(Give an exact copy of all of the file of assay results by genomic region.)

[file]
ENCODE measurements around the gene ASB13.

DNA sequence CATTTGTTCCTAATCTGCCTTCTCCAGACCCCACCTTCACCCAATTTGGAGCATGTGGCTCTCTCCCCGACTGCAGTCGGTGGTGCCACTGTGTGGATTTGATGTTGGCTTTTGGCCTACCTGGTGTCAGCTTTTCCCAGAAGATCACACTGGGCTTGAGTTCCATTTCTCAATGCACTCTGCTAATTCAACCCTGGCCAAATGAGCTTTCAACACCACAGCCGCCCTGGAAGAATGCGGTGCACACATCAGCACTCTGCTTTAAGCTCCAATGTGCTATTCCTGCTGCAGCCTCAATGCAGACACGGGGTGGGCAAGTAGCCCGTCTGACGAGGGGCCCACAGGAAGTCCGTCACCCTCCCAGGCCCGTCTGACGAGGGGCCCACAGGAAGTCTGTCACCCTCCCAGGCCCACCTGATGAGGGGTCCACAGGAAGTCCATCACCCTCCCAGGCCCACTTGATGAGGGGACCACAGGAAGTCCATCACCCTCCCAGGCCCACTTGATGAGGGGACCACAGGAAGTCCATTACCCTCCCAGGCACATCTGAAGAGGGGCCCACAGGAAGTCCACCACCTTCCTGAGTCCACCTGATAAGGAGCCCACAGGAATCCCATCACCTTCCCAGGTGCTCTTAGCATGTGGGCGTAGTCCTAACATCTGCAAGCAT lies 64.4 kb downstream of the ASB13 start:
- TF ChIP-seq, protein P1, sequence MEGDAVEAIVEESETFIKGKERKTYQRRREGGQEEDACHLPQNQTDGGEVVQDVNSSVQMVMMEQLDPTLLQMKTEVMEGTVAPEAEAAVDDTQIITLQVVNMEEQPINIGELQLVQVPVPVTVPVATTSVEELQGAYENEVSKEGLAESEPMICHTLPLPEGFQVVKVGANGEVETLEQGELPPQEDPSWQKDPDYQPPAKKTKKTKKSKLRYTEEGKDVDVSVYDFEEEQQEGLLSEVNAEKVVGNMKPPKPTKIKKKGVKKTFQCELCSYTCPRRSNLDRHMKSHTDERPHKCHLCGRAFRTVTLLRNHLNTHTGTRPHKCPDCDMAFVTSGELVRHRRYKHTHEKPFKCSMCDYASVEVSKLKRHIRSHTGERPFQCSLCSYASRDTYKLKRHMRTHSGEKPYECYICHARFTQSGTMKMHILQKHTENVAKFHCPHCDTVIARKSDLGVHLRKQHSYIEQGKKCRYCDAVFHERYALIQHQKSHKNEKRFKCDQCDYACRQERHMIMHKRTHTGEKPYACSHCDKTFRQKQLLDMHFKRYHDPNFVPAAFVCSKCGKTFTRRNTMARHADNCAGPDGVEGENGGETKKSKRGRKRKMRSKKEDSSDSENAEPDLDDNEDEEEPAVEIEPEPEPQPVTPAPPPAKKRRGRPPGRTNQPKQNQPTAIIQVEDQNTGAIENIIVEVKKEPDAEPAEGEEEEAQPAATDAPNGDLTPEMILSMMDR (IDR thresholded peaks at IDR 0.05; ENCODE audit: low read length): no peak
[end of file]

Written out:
ENCODE measurements around the gene ASB13.

DNA sequence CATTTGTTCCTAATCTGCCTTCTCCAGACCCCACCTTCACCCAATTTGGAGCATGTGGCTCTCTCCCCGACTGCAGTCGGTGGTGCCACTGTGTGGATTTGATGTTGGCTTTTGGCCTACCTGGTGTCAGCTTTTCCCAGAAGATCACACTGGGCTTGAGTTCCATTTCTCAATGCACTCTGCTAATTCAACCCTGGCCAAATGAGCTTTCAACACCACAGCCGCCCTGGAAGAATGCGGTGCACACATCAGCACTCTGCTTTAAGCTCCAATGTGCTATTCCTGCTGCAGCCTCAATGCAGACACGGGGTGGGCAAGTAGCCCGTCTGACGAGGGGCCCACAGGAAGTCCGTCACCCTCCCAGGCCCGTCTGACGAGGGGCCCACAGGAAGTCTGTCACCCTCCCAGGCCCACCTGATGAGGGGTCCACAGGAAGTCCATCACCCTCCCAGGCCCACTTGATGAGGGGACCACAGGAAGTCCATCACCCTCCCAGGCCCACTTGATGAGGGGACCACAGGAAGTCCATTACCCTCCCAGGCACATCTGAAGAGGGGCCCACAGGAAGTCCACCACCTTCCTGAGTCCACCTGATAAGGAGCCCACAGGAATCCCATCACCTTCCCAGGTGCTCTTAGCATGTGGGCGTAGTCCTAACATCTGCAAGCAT lies 64.4 kb downstream of the ASB13 start:
- TF ChIP-seq, protein P1, sequence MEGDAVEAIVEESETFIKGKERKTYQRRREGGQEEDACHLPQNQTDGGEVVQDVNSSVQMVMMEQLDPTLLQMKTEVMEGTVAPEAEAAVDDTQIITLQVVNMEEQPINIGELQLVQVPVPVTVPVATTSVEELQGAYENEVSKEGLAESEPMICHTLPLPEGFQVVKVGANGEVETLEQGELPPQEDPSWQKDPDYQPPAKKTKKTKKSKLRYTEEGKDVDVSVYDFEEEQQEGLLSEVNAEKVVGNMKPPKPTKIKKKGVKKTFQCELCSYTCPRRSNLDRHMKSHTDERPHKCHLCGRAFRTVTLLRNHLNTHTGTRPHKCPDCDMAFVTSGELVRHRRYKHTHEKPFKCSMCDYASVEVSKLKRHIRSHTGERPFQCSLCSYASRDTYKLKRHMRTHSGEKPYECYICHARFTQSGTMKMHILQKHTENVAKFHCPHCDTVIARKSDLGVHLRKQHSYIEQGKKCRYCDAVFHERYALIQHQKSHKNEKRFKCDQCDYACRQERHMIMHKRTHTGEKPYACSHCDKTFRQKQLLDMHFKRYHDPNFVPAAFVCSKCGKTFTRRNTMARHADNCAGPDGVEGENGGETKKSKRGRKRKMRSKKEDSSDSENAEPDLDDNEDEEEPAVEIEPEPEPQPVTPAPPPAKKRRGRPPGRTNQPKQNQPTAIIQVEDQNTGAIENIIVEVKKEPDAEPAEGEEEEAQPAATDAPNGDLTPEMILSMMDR (IDR thresholded peaks at IDR 0.05; ENCODE audit: low read length): no peak